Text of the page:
City council gets America 250 update
Published 5:05 am Friday, October 27, 2023
By Jordan Brooks
The Director of the Bell County Historical Society, Jes’Anne Givens, addressed the council at the special called Middlesboro meeting on Oct. 24.
Givens is the coordinator for Bell County’s America 250, and the nine-county Region 9 coordinator, for the country’s 250-year celebration. The America 250 committee has been holding meetings that started in October 2022, and most recently have started having Zoom meetings with other counties in the region.
“It’s very eye-opening to see what other areas are doing so far,” said Givens. “I’m very proud to say that they continually brought us up as we’re kind of ahead of even Lexington and all the different areas that are involved.”
Givens recalled the regional meeting held in October of last year, when it was determined that it would be better for the county to come together in a coordinated effort rather than split the celebrations into separate city celebrations. To do this, Givens looks to get the groups that best represent the county to come together and make sure that every major facility, organization, and group is represented.
“Jane Cameron was chosen as your representative for Middlesboro City Council. The two city governments have one, tourism, the Chamber of Commerce. I tried to involve all the schools… We’ve got the state park and the national park since we’re the only county in the state of Kentucky that has a National and State park within its borders,” said Givens.
“One thing I want to do is make sure everyone understands we are not doing the history of Middlesboro or doing the history of Pineville, this is when the Declaration of Independence was adopted.” said Givens. “So when we’re talking about the history we’re going to be showcasing here, there’s a lot going on here.”
Givens spoke about coordinating with Scott and Lee counties in Virginia, and Claiborne County, Tennessee.
“We’ve already got people going through the Gap, people going through Nars, Walkers already been here and named everything Cumberland after the Duke of Cumberland,” said Givens.
“What is really going on here is the reverse immigration going through the Gap. This is not the time period where you have 300 thousand immigrants that the [Cumberland Gap] National Park is so famous for. This is the group of people and immigrants who were spurred on by Dr. Thomas Walker’s Journal, when he talked about the animals and the skins. They come here and they try to hack out some forts and settlements in the area, where there are difficulties with [Native Americans] that have become quite a big problem.”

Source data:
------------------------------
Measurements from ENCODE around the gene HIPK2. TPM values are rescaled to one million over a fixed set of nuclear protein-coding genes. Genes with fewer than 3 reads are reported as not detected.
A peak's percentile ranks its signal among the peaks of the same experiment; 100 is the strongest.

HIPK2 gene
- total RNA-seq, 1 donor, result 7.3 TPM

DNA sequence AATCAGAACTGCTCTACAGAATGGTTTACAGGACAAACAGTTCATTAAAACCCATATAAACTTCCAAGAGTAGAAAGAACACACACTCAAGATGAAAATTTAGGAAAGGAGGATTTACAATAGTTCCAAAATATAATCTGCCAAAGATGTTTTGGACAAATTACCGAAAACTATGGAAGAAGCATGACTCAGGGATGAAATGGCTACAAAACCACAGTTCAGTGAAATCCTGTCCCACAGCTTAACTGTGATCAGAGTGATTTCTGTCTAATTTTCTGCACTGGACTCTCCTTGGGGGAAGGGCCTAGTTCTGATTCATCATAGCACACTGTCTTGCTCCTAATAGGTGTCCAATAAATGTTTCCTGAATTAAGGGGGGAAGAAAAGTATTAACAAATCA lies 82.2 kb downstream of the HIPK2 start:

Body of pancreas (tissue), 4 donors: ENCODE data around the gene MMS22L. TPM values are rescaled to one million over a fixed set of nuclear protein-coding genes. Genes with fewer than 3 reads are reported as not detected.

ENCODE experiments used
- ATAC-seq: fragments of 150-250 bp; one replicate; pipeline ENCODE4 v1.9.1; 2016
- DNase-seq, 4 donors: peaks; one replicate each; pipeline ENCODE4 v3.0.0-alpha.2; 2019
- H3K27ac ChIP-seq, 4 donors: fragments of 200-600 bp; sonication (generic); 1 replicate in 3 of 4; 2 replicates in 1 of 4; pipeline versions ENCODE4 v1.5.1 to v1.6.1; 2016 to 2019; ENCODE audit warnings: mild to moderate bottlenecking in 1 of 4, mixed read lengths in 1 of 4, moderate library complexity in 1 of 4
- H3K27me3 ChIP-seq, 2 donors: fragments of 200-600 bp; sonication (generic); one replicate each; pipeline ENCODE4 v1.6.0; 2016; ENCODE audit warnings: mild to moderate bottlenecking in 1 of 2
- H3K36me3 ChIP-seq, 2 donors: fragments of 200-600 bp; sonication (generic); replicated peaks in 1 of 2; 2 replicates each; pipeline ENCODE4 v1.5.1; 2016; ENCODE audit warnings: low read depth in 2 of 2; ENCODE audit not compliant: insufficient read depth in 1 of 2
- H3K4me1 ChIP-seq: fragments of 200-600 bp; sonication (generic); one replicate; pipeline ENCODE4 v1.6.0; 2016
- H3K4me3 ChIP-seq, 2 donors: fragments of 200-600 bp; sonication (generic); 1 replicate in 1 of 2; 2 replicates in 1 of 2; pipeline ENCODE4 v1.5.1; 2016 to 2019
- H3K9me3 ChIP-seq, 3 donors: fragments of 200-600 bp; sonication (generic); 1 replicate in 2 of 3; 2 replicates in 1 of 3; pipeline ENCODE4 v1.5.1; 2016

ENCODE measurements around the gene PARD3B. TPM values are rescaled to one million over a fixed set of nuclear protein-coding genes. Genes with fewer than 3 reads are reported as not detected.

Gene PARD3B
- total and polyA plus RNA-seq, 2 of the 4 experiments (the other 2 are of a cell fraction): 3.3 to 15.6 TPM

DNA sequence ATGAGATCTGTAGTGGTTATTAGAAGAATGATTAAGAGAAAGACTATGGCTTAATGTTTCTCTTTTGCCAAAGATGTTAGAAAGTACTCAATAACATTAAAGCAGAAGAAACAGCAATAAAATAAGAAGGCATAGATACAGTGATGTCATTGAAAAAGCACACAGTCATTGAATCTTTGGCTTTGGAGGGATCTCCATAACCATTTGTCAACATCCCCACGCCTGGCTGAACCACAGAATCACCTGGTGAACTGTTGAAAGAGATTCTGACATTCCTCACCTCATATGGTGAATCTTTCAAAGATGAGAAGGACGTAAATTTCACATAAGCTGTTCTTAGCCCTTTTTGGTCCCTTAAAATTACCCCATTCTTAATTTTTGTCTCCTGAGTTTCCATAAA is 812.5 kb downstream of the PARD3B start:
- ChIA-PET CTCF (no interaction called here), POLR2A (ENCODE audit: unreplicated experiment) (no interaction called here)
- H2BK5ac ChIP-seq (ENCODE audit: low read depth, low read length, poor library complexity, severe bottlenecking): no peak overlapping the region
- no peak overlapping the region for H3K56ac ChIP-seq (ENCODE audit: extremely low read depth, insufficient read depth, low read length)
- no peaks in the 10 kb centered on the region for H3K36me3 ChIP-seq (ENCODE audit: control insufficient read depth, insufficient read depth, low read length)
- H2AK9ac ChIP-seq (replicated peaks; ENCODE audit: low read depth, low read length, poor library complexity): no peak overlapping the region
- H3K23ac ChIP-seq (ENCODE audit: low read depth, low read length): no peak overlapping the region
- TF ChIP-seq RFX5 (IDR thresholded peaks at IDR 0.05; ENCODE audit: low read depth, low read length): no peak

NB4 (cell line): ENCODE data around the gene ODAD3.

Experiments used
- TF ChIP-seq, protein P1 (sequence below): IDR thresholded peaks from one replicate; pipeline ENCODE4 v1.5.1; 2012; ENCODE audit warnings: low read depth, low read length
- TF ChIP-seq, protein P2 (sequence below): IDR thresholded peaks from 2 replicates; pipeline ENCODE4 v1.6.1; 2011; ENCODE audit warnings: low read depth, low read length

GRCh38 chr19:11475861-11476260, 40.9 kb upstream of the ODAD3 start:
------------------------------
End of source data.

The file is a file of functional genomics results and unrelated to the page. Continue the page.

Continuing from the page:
Animal skins of all kinds were sold and traded to the British and Native Americans by this first group who immigrated into the area, proving beneficial to them during the Revolutionary War. After the war, America expanded beyond the thirteen colonies in a mass immigration that the Cumberland Gap became so famous for.
On the Bell County level, the committee has already met three times and has a little over 100 events already listed and in the planning process. Givens says at the next meeting, the committee will be looking at how to break them up over a year, such as who will be handling what, and if they should take place over the entire year, the month of July, or the day of July 4. Givens spoke about learning pieces and curriculum focused on local history for the schools, for example, that can be used year after year.
“Representative Adam Bowling has been to two of the three meetings, and I know one of the things they talked about is the state board has already asked the state legislature and the governor both for millions for this celebration,” said Givens. “Not only will there be state funds, there should be federal funds as well. The approval for these funds should be in the ballpark around March or April.”
Representative Bowling stressed the importance of applying for these funds early. Roughly in July, proposals will be made for the events that have funds available.
According to Givens, this funding can be used to address historical markers that may need repair, publishing Thomas Walker’s lost manuscript, and coordinating with other counties to celebrate.
Mayor Boone Bowling also addressed the Lincoln park project, which is nearing completion.
“We’re going to be upgrading all of our parks over time; it’s just a matter of funding,” said Bowling. “Most of what we’ve got lately has been through grants, grants look at numbers, those are more community oriented just like west end. The parks that are around more high traffic areas, but over time I would say we’re all in favor of getting all our parks.”
Council member Jade Robertson also announced officially that the Veterans of Foreign Wars, American Legion, police and fire departments are breaking ground on a 9/11 “War On Terror” memorial on Veterans day, Nov. 11 at 12:30 p.m. at city hall. The VFW and American Legion are the leading force behind this project, and are working with firefighters from Louisville and Lexington to make this happen in Middlesboro. A grant from the state will be fully facilitating the project. Robertson says the unveiling for the memorial is tentatively set for next year.
In other business, the council also:
• Approved city bills.
• Set trick-or-treat day and hours for the City of Middlesboro to Oct. 31 from 5:30-7:30 p.m.
• Amended Ordinance with second reading for Fiscal year 2020-2021 #2 regarding alcohol beverages relating to regulatory license fees.
• Establish minimum structure size in an R2 Zone in the City of Middlesboro, Kentucky Code of Ordinances in second reading.
• Approved appointment of Diran Young to the Municipal Housing Board, term expires Nov. 30, 2026.
• Approved reappointment of Monica Poore to the Middlesboro Planning Commission, term expires Sept. 30, 2027.